Michael the Syrian vol. 3 has arrived

I scanned volume 1 and volume 2 of the French translation of the Chronicle of Michael the Syrian, the big 12th century Syriac Chronicle and placed them on Archive.org.  I learned today that after a very long wait, volume 3 has appeared at the local library via ILL.  I shall go and get it tomorrow, and fire up my scanner.


Michael the Syrian vol. 2 now at Archive.org

I’ve finished scanning the 540-odd pages of vol. 2 of Michael the Syrian and uploaded a PDF of it to Archive.org here.  Archive.org are still using Abbyy Finereader 8 to OCR the text, and Finereader 9 is quite a bit better.  So I have also uploaded the output from that; a Word document, a .txt file, and a .htm file.  These are indicated as *_fr9.*.

Tomorrow I will go down to the library and order volume three, which is the final volume of the translation.  There is a fourth volume, which contains the Syriac.  I’ll worry about that when I get to it.


Michael the Syrian: preface to his history

The largest medieval Syriac Chronicle is that of Michael the Syrian, published with a French translation early in the 20th century by J. B. Chabot.  A single volume of this is online here.

The preface  survives only in an Armenian translation, also with French translation.  My memory is probably playing tricks on me, but I  have an uncomfortable feeling that I have translated this before.  But here it is (again?), from the French, which is online here.

Devoted and studious brothers, when I was considering the facts which it is important to know, in the great number of Chronicles, I refrained from going into detail about those which can be learned from the great number of existing accounts, and I have compiled, in the process, from ecclesiastical and profane writers what was useful and appropriate; so as to reveal this way the mortal laziness of many, and to enlighten the shadows of ignorance, lifting the sight towards the reward of my efforts.  I shall leave this treasure to the church, and to the Teachers of the children of the new Zion, so that it will survive after my time.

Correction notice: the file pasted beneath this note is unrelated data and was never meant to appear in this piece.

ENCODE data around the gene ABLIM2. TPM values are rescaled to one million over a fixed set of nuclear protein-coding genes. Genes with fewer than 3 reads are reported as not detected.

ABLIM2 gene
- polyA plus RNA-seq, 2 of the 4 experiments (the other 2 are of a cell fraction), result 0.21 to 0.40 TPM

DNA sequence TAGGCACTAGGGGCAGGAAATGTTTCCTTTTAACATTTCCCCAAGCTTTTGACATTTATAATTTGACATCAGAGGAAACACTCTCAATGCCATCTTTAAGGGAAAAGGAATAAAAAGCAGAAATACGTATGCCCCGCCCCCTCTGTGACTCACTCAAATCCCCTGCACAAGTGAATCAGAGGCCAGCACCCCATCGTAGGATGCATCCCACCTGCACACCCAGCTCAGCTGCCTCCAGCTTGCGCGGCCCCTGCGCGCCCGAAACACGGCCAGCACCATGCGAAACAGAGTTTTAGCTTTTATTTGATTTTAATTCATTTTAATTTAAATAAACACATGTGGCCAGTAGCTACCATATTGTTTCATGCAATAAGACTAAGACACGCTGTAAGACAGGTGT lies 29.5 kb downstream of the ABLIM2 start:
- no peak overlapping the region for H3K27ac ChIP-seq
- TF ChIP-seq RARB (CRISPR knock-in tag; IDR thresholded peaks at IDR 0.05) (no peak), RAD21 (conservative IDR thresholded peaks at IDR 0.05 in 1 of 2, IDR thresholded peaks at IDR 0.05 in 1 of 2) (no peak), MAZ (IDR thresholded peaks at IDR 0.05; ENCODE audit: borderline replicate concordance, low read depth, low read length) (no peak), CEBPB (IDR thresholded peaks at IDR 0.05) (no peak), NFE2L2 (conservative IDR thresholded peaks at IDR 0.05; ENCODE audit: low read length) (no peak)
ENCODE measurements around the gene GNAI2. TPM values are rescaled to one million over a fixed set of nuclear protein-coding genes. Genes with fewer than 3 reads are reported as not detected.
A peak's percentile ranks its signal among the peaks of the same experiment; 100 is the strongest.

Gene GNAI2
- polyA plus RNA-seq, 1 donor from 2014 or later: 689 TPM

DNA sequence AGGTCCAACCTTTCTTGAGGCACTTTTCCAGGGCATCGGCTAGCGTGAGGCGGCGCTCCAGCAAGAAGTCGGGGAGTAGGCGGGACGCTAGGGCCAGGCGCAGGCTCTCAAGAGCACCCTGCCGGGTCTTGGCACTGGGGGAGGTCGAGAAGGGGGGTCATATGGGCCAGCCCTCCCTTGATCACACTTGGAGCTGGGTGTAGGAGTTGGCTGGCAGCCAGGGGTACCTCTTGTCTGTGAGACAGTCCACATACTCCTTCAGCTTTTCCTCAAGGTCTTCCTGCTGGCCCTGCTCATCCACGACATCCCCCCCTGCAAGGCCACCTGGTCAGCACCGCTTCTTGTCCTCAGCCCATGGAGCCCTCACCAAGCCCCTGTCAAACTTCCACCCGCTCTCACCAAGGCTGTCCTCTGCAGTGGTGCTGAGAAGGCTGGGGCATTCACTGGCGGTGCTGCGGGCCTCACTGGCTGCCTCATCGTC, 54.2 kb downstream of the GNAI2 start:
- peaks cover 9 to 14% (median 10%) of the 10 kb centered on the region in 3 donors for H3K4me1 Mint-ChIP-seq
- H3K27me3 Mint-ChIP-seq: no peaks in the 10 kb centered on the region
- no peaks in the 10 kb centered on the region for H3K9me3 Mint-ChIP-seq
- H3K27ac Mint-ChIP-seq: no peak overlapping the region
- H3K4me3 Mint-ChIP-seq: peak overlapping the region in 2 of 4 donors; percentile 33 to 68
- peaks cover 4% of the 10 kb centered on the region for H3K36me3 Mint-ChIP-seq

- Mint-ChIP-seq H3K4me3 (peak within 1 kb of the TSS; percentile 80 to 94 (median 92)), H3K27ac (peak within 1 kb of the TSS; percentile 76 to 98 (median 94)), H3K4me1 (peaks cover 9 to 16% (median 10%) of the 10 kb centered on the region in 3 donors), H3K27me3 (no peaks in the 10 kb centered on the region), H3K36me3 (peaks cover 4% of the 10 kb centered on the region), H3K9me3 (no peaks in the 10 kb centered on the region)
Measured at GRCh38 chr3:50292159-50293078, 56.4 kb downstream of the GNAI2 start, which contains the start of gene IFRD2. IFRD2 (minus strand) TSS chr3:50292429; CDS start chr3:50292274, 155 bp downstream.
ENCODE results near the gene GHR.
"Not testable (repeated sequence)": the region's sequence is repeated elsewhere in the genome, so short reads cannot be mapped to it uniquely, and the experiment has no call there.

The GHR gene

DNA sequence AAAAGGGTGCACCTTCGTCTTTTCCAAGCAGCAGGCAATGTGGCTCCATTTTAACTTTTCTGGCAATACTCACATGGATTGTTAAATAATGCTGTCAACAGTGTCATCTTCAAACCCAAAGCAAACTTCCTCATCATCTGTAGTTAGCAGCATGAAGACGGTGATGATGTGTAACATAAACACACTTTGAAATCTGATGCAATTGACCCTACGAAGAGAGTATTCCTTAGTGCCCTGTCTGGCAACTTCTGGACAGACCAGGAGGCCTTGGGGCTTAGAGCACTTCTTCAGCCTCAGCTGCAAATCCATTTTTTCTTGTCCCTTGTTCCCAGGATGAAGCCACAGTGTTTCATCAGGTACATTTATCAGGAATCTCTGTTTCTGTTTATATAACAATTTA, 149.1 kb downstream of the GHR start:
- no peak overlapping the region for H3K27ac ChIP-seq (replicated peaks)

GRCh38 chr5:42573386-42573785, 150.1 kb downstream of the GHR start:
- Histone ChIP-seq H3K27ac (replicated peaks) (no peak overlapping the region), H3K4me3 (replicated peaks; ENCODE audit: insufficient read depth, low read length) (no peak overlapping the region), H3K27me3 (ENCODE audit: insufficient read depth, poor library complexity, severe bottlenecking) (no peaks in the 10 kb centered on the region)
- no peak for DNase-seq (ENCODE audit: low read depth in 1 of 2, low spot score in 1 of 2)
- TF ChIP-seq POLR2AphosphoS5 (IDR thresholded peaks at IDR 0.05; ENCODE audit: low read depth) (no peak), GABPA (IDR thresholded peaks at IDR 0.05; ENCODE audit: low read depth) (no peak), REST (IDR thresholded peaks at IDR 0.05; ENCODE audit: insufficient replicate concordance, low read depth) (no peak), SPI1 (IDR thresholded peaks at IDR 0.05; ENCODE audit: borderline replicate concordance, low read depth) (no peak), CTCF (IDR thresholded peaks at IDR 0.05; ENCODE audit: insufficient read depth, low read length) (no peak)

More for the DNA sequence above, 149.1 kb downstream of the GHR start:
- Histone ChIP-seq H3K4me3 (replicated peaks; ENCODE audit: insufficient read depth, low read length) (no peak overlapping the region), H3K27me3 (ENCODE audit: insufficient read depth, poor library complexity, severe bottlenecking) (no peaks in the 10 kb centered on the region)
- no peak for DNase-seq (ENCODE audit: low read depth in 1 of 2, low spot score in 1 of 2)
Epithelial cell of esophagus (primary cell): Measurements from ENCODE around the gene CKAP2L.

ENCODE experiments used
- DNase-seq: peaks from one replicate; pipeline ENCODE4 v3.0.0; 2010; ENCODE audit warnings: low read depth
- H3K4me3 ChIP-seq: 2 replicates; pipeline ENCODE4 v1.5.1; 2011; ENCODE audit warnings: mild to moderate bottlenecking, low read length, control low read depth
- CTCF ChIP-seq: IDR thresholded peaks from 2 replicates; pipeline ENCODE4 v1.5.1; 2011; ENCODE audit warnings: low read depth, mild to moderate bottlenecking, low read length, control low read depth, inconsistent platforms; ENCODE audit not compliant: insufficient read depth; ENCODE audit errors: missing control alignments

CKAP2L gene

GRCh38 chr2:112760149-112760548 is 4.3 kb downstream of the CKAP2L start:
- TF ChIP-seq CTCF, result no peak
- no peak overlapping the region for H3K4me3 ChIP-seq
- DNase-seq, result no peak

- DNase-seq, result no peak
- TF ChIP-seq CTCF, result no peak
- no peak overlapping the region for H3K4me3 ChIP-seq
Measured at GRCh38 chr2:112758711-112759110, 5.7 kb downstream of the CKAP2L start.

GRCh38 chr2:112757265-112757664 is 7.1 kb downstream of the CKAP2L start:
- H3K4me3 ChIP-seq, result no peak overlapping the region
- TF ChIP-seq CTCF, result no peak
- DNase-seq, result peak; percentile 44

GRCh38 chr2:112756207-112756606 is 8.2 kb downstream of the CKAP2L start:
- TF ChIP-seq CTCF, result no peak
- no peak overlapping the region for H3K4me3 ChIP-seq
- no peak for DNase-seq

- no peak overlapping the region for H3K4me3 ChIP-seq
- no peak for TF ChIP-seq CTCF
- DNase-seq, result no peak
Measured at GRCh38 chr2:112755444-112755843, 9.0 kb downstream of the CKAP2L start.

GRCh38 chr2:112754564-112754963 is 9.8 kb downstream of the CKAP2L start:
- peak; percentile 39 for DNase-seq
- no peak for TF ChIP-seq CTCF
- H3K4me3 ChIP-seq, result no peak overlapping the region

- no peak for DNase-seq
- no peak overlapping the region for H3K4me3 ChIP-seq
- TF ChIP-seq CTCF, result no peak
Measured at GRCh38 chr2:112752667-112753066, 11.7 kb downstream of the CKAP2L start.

In first place we must place the first of all mankind, Adam, so that we start at the beginning.  This will be useful to those who speak and those who listen.  But first we must give the names of the historians from whom we propose to take the material of our edifice.

[Julius] Africanus, Jesus, Hegesippus, Jews, covered up to the coming of Christ.  Annianus, a monk of Alexandria, covered from Adam until the emperor Constantine.

Eusebius Pamphili composed his book with the help of their writings and called it Church History.

Zosimus, Socrates and Theodoret the heretic began their writings with Constantine and [went down] to Theodosius the Younger.

John of Antioch and of Djebel, Theodore Lector, of Constantinople and Zacharias, bishop of Melitene, covered from Theodosius to Justinian the Elder.

John of Asia covered from Anastasius to Maurice.

Gouria covered from Justinian to Heraclius, and on the invasion of the Arabs into the lands of the Syrians, which took place in the time of Heraclius.

Saint James of Edessa made an abridgement of them all.

Dionysius the patriarch covered from Maurice to Theophilus, emperor of the Greeks, and Haroun, emir of the Arabs.

Ignatius, bishop of Melitene, Saliba the Elder, of Melitene, John of Kaisoum and Dionysius (of Alexandria), Bar-Salibi, made several chronicles from Adam to their own times.

Now we have enumerated the chroniclers who, considering the studious disposition of listeners in their own times, wrote with rich colours, we who live in a lesser age, seeing our indolence, [will write] briefly passing rapidly over each of their accounts.

But studious men should not consume their energies in working out greater or lesser numbers in the computation of dates, because of the truth of the saying of the Saviour, “The Father has kept for himself the knowledge of times and dates.” In fact there seems a great deal of difference between the version of the Septuagint and that which the Syrians possess, that which king Abgar had translated, and which James of Edessa revised by using the artifice of a pretended conversion to Judaism, so that the Jews wouldn’t hide their information from him.